Today, I’m talking sauce! Ask anyone who has known me for a while and they will tell you I love to make sauce. Sauce seems to elevate a meal and make it feel special. It adds another layer of flavor and texture that engages the taste buds and keeps the recipe entertaining bite after bite.
A sauce can be as simple or as complex as you like. It can be intense with flavor or subtly infused. Sauce is all about dressing up a dish and making it shine.
Beurre Blanc is a classic French butter-based sauce. Translated it literally means “white butter”. It’s considered an emulsion sauce and requires the butter to be chilled before using in order to keep the sauce from breaking. Now that I’ve mentioned this, don’t let the possibility of the sauce “breaking” deter you.
Cooking (and sauce making) requires prep, patience and practice. If you’ve never made this sauce before, just take your time. I promise, before long you will be a sauce making pro.
A basic Beurre Blanc requires white wine, white wine vinegar, shallots and cold butter. This Meyer Lemon Beurre Blanc only requires Meyer lemon juice, shallots, cold butter and lemon zest. That’s it! A little salt to taste and your sauce is done.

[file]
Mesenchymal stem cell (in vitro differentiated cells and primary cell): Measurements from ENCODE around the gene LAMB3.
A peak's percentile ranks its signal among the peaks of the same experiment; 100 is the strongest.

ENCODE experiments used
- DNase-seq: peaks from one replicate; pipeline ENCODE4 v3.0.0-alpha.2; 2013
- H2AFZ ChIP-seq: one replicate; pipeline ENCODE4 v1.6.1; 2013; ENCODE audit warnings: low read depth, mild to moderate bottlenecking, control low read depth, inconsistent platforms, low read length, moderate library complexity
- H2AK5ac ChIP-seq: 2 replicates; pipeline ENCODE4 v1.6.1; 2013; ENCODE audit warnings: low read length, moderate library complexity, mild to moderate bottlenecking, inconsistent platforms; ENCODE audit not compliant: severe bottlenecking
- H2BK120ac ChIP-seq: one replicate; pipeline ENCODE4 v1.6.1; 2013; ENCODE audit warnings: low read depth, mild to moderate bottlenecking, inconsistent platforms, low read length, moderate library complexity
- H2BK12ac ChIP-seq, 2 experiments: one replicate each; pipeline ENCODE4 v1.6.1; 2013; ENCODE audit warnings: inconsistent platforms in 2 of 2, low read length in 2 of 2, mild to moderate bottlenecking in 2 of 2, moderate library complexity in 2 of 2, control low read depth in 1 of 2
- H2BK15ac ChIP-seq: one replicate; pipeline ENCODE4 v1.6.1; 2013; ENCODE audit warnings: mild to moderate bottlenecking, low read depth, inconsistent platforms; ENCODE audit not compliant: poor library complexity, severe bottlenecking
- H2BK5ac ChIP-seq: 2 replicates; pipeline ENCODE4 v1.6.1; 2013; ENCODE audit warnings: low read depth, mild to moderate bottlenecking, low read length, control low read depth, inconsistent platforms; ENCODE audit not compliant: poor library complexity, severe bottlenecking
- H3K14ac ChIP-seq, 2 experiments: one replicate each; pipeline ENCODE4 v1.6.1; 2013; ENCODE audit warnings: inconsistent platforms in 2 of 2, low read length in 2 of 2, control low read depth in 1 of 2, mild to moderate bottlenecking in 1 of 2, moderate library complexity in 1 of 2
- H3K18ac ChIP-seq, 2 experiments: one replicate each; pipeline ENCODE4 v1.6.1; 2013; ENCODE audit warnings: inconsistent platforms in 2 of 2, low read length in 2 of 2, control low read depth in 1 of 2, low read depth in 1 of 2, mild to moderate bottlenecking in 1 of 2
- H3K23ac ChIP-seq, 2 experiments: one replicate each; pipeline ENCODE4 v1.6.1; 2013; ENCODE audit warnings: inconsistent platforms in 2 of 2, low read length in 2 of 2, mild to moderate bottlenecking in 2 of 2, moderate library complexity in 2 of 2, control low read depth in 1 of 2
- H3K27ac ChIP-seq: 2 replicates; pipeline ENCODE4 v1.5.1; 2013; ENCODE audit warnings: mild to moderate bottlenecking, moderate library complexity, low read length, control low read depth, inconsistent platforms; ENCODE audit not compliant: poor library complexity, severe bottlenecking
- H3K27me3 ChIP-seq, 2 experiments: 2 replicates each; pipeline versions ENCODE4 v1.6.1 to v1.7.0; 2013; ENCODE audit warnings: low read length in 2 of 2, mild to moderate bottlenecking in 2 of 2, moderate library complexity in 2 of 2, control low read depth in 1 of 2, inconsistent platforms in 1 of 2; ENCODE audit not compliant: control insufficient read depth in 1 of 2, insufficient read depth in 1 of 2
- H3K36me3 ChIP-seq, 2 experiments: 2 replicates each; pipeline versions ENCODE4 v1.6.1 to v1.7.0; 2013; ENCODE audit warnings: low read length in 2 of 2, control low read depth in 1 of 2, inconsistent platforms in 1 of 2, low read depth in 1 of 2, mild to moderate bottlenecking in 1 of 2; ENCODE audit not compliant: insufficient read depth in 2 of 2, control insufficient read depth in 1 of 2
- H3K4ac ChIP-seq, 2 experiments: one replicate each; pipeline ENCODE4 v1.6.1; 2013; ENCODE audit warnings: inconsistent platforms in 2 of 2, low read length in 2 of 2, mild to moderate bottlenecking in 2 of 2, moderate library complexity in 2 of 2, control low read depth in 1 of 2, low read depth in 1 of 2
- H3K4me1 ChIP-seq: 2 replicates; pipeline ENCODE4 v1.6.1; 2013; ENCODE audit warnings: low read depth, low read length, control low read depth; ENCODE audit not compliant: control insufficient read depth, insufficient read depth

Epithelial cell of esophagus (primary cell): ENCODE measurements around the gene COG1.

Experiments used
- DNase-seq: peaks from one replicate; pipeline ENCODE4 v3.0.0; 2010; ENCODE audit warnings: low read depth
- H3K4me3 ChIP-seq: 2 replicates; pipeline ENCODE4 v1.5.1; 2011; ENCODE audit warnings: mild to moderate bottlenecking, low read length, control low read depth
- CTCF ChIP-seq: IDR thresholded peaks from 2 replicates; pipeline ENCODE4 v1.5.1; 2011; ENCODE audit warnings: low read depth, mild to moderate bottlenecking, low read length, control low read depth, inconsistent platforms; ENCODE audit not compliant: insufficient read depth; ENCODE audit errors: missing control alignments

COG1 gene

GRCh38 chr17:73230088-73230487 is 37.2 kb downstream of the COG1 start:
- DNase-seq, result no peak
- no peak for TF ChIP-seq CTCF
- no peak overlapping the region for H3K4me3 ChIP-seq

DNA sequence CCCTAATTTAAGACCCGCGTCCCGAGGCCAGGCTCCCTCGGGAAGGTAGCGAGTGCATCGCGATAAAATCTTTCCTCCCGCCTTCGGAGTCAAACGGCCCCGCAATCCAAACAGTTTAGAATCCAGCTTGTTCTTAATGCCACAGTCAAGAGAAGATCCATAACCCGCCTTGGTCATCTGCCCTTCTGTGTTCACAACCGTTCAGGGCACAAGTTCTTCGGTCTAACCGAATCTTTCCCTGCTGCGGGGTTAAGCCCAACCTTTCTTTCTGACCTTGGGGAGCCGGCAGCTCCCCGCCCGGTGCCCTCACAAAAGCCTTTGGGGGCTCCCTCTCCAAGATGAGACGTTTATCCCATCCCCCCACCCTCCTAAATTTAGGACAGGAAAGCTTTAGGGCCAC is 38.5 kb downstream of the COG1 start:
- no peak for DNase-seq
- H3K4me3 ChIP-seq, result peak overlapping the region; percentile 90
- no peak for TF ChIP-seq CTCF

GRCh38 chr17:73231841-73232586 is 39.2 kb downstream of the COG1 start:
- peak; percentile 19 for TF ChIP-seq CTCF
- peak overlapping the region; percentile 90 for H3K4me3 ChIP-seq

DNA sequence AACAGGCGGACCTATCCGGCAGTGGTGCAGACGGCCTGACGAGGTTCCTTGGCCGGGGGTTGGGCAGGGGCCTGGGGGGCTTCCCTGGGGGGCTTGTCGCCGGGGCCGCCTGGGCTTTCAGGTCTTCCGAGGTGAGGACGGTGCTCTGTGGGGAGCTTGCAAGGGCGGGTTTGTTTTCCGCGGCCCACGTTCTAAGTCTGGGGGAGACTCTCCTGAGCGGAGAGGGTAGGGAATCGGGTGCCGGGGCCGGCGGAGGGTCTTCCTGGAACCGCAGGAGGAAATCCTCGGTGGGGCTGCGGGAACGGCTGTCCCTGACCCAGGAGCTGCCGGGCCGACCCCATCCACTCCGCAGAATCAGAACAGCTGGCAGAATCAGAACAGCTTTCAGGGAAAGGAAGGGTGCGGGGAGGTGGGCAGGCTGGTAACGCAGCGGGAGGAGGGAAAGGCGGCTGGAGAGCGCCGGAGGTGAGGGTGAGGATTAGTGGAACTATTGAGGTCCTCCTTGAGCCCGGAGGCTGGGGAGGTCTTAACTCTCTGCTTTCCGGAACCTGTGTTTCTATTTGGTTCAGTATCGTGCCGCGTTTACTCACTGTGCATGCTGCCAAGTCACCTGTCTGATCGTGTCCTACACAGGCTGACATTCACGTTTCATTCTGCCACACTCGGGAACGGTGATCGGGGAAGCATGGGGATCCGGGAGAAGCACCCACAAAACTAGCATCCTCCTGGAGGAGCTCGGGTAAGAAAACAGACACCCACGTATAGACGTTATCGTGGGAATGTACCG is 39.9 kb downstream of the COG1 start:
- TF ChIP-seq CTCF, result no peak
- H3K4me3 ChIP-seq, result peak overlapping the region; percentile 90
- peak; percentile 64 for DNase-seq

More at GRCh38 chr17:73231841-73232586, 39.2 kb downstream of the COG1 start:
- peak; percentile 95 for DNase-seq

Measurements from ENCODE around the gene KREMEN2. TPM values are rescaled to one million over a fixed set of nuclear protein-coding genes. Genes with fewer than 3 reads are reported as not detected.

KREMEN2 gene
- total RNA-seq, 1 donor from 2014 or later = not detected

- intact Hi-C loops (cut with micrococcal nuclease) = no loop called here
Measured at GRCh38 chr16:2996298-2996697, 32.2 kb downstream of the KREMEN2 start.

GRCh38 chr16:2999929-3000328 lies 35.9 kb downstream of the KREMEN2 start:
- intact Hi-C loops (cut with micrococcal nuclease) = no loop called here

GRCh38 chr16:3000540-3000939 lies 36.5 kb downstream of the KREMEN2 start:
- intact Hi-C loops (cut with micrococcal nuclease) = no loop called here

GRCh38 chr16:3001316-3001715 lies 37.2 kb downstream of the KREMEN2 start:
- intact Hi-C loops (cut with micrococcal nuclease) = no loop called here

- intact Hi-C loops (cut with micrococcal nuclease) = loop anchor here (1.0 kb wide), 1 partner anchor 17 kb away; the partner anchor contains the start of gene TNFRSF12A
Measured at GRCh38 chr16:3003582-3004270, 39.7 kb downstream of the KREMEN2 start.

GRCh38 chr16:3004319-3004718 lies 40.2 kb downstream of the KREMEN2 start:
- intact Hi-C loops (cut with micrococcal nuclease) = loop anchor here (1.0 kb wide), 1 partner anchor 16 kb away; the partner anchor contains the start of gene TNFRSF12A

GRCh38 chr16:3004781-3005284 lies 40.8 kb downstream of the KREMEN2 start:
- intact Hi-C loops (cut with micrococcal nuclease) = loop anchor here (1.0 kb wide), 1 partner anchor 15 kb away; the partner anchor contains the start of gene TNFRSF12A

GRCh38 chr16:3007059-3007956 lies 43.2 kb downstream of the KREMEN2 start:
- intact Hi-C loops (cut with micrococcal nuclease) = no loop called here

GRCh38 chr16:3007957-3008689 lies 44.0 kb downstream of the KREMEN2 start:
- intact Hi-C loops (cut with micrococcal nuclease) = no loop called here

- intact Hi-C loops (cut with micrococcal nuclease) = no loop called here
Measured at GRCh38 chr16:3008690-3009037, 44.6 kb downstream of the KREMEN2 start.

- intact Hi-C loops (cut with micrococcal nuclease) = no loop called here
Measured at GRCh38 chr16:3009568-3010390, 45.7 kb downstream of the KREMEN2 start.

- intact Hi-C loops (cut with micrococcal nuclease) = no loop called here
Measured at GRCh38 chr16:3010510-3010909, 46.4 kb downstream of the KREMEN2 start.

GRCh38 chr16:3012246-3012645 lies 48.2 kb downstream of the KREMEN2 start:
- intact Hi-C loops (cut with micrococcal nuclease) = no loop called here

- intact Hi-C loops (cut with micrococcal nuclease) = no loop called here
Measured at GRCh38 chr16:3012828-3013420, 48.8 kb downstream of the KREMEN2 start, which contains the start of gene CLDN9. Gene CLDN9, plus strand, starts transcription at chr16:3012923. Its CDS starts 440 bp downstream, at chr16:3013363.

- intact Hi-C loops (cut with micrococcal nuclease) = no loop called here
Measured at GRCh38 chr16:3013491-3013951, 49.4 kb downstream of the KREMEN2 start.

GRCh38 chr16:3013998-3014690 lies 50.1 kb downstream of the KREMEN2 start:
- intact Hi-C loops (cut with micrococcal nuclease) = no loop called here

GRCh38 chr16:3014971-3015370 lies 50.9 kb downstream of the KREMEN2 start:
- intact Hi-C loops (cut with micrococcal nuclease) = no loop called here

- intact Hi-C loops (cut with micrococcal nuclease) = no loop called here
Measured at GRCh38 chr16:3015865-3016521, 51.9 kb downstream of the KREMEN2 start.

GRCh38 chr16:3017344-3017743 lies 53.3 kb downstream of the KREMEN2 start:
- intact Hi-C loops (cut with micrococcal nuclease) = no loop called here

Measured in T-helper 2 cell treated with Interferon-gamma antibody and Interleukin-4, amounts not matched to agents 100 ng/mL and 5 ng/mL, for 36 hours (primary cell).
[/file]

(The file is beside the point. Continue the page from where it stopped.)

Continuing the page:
I prefer Meyer lemon versus conventional lemon in this sauce. Meyer lemons have a sweeter flavor and are less acidic than regular lemons which creates a subtle and balanced citrus flavor in the sauce. For additional lemon flavor I add a teaspoon of lemon zest to the finished sauce.
I’ve paired this sauce with pan seared salmon. I think these two were made for each other. The creamy butter sauce laced with lemon combined with the unique flavor of the salmon makes for a delicious and beautiful dish. This sauce is also exquisite drizzled over pan seared or grilled scallops and I’ve also been known to ladle this silky sauce on grilled oysters.
Truly a beautiful sauce that will make you fall in love with seafood all over again.
Delicious Wishes and Loads of Love,
Some chefs leave the shallots in the sauce which is also fine. This, I call the "rustic" version. It also adds a bit more texture to the sauce.
- 2 tablespoons Meyer lemon juice
- 1 medium shallot, finely diced (about a tablespoon)
- 12 tablespoons cold unsalted butter, diced (about a stick and a half)
- 1 teaspoon Meyer lemon zest
- Salt to taste
- Chopped fresh chive for garnish
In a nonreactive saute pan over medium low heat, add the lemon juice and shallots Simmer until half the liquid has been reduced; it will feel almost dry or what is referred to as "au sec".
Take the pan off the heat and whisk in several pieces of diced butter (about a 1/4 of the butter). When it's nicely incorporated whisk in a few more pieces butter (another 1/4 of the butter). The sauce should begin to feel smooth.
Place the pan back over medium low heat and whisk in the remaining butter until the sauce is smooth.
Take the sauce off the heat and gently stir in the lemon zest and season to taste with salt.
Strain the sauce into a container and ladle over pan seared, roasted or grilled salmon.
Garnish with chopped fresh chive or little tender sprigs of fresh thyme.